Why Baby Boomers should still consider life insurance

When you think of life insurance you probably think these policies are for young families, planning for the future of their loved ones to help them cope with debt and the everyday cost of living in the event of the worst happening unexpectedly.

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However, Baby Boomers, depending on their financial situation, might still want to consider life insurance.  And although Boomers might face a challenge because of their health and age, it is not impossible

Nasser Zaermohammadi, AVP, National Training and Development Director, at Vantis Life Insurance Company discussed what Boomers need to know about life insurance.

Boomer:  What is a single premium whole life (SPWL) insurance policy and what does it include?

Zaermohammadi:  Single premium whole life insurance is funded with a single premium payment that is often a large amount, or lump sum. The size of the death benefit depends on the premium amount as well as the age, gender, and health of the insured. Like any other life insurance policy, a single premium whole life policy provides the named beneficiary with a guaranteed tax-free death benefit at the insured’s death.

A single premium whole life policy builds cash value, which can be borrowed against and is specifically designed as a wealth transfer tool.  It is often used in estate planning, mainly to maximize an individual’s inheritance to their heirs, tax-free.

Boomer:  Are Baby Boomers too old to purchase a SPWL policy?

Zaermohammadi:  Born between 1946 and 1964, baby boomer’s ages range between 53 and 71, a perfect age to purchase a single premium whole life insurance. Baby boomers have a considerable amount of disposable income and, in some cases, seek to pass along part of this wealth to their heirs or favorite charitable organization at their death. Single premium whole life insurance allows baby boomers to maximize the value of “pass along” dollars to loved ones.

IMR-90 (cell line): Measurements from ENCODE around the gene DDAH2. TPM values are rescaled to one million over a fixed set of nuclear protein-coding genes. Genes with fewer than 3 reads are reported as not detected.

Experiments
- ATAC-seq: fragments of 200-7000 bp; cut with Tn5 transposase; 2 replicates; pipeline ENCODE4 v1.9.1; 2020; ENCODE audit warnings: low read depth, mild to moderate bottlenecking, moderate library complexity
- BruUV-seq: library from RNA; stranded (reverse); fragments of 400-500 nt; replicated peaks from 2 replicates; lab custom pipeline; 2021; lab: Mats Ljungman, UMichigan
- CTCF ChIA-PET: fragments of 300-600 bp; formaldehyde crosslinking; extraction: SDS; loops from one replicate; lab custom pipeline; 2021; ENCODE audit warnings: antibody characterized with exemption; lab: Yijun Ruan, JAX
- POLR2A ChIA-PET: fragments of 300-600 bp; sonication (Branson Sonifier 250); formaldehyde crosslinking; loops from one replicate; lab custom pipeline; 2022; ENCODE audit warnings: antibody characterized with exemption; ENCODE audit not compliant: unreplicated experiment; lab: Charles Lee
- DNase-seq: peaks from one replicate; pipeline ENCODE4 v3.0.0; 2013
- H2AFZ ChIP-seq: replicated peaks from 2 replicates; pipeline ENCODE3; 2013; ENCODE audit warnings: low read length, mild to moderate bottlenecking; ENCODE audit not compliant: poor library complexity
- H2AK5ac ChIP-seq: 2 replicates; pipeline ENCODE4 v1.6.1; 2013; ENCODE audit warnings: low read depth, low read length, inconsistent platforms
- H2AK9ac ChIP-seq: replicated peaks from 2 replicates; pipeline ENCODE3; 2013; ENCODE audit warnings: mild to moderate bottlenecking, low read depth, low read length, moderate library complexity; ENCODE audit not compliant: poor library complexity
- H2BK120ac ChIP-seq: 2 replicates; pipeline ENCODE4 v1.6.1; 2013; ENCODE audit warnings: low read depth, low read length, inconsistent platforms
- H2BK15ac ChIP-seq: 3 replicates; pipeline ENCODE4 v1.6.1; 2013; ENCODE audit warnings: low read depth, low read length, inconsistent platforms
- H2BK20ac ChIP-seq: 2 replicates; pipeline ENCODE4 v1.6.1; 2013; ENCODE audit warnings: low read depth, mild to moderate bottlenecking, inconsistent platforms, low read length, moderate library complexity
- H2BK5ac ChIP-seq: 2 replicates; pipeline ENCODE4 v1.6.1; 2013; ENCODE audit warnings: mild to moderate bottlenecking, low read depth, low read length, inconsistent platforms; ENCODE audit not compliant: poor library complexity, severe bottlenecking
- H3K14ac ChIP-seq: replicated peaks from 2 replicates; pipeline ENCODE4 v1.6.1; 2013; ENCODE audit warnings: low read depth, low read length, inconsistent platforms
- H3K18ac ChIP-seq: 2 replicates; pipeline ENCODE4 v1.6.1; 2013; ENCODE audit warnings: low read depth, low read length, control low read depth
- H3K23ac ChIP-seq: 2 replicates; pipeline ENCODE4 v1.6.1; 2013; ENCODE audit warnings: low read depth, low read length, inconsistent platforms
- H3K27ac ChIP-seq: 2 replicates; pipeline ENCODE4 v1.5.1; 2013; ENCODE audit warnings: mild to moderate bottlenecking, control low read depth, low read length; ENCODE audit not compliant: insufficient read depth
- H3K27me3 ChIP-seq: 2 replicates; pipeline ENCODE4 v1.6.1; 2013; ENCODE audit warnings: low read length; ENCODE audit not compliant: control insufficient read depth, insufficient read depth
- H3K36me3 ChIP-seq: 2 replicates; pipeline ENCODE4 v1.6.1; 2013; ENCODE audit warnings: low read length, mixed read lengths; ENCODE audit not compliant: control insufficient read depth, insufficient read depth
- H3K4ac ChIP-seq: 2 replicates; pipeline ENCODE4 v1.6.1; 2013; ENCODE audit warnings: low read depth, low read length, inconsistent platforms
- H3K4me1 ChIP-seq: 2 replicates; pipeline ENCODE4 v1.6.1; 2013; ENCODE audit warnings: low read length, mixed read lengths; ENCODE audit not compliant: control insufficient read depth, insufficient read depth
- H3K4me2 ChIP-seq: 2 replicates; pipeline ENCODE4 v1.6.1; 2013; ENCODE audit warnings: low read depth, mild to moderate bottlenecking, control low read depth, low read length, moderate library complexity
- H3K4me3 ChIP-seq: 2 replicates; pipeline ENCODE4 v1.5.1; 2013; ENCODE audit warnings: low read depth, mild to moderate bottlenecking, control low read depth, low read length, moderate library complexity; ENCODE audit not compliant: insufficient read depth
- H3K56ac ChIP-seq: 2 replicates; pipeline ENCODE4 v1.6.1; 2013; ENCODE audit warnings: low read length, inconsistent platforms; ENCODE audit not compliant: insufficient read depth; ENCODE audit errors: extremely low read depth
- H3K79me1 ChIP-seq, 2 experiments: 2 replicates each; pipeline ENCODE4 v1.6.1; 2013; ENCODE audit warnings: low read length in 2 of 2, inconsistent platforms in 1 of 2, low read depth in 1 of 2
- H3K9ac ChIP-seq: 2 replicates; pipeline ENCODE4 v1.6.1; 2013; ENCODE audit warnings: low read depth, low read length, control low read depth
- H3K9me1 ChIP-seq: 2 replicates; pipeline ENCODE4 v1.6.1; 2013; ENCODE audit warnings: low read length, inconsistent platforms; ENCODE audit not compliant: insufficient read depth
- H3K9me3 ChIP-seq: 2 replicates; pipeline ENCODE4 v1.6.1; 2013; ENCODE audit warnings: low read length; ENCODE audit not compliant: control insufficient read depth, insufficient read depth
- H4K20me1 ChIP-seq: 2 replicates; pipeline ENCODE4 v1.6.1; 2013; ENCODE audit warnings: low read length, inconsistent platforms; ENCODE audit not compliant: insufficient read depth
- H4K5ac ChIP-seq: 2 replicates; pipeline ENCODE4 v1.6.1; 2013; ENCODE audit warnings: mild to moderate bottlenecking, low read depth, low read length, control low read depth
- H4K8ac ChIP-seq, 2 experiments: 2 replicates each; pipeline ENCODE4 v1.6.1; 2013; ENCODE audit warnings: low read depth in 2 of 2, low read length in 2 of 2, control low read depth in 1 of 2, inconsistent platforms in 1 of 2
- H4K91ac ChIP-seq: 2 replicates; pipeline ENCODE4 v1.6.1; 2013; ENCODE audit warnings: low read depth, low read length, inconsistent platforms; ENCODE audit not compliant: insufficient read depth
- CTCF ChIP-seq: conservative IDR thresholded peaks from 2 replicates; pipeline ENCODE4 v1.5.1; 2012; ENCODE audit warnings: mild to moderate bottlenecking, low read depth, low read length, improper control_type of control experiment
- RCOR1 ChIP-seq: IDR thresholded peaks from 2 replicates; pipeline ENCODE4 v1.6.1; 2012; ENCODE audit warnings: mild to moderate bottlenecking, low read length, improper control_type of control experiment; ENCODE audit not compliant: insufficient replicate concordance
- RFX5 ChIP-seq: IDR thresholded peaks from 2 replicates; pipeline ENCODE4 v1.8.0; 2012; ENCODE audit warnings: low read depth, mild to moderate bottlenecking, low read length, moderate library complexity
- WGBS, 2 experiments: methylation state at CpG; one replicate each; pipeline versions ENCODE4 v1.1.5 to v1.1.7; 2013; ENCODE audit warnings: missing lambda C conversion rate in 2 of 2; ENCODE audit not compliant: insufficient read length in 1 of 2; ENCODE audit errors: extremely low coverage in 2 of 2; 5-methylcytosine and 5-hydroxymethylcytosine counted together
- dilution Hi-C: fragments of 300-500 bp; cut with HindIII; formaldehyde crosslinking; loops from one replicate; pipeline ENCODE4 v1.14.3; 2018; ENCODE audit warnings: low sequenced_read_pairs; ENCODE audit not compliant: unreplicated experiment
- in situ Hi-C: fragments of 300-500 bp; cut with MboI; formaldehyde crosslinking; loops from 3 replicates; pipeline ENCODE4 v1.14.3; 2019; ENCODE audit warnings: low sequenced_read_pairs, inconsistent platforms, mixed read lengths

Boomer:  If I am in my 50’s and have no life insurance, should I purchase a SPWL or term policy?

Zaermohammadi:  That depends on a number of factors and individual’s circumstances.  Events such as, college, career, marriage, family and retirements are part of the natural life cycle. To make sure that the hopes and dreams of individuals for their loved ones are not dissipated upon their premature death, the life cycle should be protected. Life insurance can be used to protect individuals against premature death, so their loved ones may continue their dreams, which may include, paying off their mortgage, funding their children’s education, travelling, and having a comfortable retirement.

Generally, people are more receptive to buying term insurance when they’re younger, have less income and have more responsibilities such as, mortgage payments, college funding, and saving for retirement. The need for insurance is usually changed to final expenses, estate costs, legacy, bequeaths, etc.

Purchasing a single premium whole life policy for any 50-, 60- or even a 70-year old individual who has set aside money is financially strategic, especially if they already have money earmarked for their heirs.

Boomer:  What drives the price of a single premium whole life policy?

Zaermohammadi:  Single premium whole life pricing is calculated using a number of factors such as, age gender, health, tobacco use and mortality in general. The older the applicant, the lower “pass along” death benefit. Of course, the proposed insured should be in reasonably good health to be issued a single premium whole life policy. Furthermore, non-tobacco users are provided with more favorable rates than tobacco users. Also, insurance rates for females tend to be lower than males because women generally live longer than men.